The COMPU TTY equipment had a couple of complicated output devices. We decided to use the system anyway, because it provided features we could not readily duplicate otherwise.
The COMPU-TTY offered a wireless interior three-channel strobe unit, and a wireless “bed shaker” which is an electromechanical device which rattles the individual’s pillow in the event of an alarm. We were skeptical about what to expect from the equipment, but once we overcame the interfacing issues, and some RF range coverage problems owing to the wire lath walls and sheer size of the premises, we appreciated what these items added to the system.
But we still had a large order to fill -- providing annunciation to the owner wherever he happened to be in or around the premises.
Several years ago I was asked to supply a specialty pager for a large warehouse where the guard would need to go on rounds, but still needed to stay in touch with the premises alarm system, whose keypad was located at his guard station.
At that time, I researched and found a proprietary pager made by SECO-LARM that filled the bill. This time around, I selected the six zone version of the SECO-LARM Enforcer.
My six zones were to be
3. Carbon Monoxide
4. Weather radio
5. Door Bell
6. Phone ringing
Besides the fact that the pager produced a numeric zone display, it also had the essential feature of vibrating when it received a signal.
The SECO-LARM uses a portion of the RF spectrum shared by other services including Citizen’s Band. Although you might think this might have a negative impact on the pager’s performance, but the opposite was the case. For one thing, the SECO-LARM Enforcer transmitter is designed so that when it is triggered, it sends out five rounds of transmissions to the pager to be sure the signal gets through. It works.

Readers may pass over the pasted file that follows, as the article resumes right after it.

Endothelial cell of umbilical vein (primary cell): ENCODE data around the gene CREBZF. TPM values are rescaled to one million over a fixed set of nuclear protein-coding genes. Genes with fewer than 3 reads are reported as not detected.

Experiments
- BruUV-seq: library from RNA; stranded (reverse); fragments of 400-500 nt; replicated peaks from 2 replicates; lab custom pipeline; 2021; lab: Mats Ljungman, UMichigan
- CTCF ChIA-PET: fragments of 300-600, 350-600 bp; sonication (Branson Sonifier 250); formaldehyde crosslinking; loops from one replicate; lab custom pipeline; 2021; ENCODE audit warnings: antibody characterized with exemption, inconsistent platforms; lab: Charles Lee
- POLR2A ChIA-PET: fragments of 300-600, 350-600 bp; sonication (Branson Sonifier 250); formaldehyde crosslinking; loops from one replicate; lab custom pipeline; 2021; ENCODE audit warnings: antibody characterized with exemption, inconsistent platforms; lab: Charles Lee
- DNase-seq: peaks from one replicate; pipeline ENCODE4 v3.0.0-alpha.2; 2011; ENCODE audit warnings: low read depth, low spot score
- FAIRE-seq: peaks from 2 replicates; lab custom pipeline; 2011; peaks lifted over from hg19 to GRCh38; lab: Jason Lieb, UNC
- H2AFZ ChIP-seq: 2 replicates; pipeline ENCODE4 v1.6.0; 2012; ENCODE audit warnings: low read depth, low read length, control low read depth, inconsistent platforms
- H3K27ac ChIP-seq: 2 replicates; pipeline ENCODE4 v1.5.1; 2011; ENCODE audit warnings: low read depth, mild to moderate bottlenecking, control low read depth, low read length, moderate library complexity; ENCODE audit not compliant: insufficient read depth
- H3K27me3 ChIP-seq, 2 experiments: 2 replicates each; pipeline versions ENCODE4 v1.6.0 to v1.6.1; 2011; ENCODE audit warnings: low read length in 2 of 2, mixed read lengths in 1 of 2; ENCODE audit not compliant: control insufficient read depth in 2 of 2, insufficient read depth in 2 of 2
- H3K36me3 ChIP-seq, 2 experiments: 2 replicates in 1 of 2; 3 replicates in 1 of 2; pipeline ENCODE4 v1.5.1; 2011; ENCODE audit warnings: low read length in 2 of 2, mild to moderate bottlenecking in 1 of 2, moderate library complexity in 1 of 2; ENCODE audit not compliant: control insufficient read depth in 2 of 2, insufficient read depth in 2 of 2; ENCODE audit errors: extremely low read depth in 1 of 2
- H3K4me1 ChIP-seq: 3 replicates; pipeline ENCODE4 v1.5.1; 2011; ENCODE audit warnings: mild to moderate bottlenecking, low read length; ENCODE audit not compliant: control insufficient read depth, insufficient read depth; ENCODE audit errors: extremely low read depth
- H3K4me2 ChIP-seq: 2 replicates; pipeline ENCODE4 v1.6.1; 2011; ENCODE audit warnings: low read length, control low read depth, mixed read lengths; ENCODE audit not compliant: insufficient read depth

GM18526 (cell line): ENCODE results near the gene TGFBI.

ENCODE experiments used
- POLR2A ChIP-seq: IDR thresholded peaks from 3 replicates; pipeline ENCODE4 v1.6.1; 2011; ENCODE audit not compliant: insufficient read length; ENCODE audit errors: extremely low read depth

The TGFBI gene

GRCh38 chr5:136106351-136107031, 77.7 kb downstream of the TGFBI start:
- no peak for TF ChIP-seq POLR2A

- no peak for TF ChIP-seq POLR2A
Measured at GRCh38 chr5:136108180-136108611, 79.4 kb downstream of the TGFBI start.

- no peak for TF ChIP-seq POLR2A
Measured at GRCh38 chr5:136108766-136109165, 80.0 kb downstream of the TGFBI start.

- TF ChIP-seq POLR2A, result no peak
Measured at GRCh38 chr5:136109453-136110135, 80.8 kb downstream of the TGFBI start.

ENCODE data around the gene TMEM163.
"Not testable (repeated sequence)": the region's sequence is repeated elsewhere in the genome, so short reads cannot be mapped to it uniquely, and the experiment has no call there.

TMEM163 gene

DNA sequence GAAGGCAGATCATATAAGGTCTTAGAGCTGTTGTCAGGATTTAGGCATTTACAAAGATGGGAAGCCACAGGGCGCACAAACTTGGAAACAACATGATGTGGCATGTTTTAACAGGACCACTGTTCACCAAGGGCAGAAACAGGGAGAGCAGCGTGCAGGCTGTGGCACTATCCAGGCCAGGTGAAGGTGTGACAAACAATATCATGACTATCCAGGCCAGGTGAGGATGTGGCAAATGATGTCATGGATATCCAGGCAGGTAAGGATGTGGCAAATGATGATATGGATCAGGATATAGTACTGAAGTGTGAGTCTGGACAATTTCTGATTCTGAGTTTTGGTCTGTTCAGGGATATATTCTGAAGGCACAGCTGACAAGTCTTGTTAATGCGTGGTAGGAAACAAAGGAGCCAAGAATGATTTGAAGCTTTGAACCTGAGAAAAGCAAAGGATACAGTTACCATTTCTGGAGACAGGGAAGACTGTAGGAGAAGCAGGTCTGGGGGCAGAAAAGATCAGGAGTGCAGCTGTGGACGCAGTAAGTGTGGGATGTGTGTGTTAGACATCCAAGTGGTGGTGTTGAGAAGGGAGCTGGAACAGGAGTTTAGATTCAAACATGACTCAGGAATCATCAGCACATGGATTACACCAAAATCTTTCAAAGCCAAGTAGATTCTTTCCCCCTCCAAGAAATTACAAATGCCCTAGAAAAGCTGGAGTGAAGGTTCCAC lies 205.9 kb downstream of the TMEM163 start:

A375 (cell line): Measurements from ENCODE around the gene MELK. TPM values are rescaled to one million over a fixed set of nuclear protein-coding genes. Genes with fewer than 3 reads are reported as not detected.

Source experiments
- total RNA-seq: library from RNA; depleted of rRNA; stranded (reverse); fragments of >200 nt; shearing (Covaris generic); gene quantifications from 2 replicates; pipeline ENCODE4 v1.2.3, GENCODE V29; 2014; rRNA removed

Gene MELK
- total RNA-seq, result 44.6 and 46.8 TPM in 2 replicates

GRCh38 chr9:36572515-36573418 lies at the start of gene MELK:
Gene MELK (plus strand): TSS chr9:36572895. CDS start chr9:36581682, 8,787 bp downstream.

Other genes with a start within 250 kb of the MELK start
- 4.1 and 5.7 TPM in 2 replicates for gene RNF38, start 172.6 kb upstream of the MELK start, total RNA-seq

Next, because to nature of RF is such that range can be limited by certain architectural factors or excessively large area that must be covered, a booster antenna is recommended by SECO-LARM, and we got a plain vanilla CB vehicle antenna and SWR meter at Radio Shack, and got all the range we needed even with our antenna mounted in a kitchen closet.
For more information on this product, visit www.secolarm.com.
TANE ALARM STROBE
Finally, we needed to provide visual annunciation while our client was outside his house. I needed strobe lights, and found the perfect solution in a mini strobe light from Tane Alarm. These small units feature an LED as a light source instead of the photoflash tubes commonly used in cameras of fire alarms.
These units are low current waterproof and have an extended life time. They come in red, clear, blue and red. I set up two clusters of four strobes; one for the front of the house, another for the back.
Yellow= CO or Weather Alert
Clear= Door bell or phone ringing.
(Remember, the homeowner has the pager which identifies the exact signal)
For more information on this product, visit www.tanealarm.com.
Since this project, I’ve offered these little flasher to clients to enhance safety on vehicle gates, and my customers love them. A real bang for the buck, as we say.
Getting all these things to operate when they were supposed to was a little more involved than a typical alarm system, because many of our signals were non-alarm, and we didn’t want the client to have to reset the alarm panel, or the central station to be notified if a guest was standing out front on a mat. Readers who are interested in more details of our design can contact us at Locksmith Ledger with their questions, and we’ll share our secrets.
We used a few slave relays and employed some creative zone grouping to accomplish exactly what we set out to do. We also had our go around with the electrician who couldn’t seem to provide us with a dial tone, and carpenters who found it necessary to cut wires and knock off sensors. But ultimately, the client was happy and we were proud to be able to meet his special needs.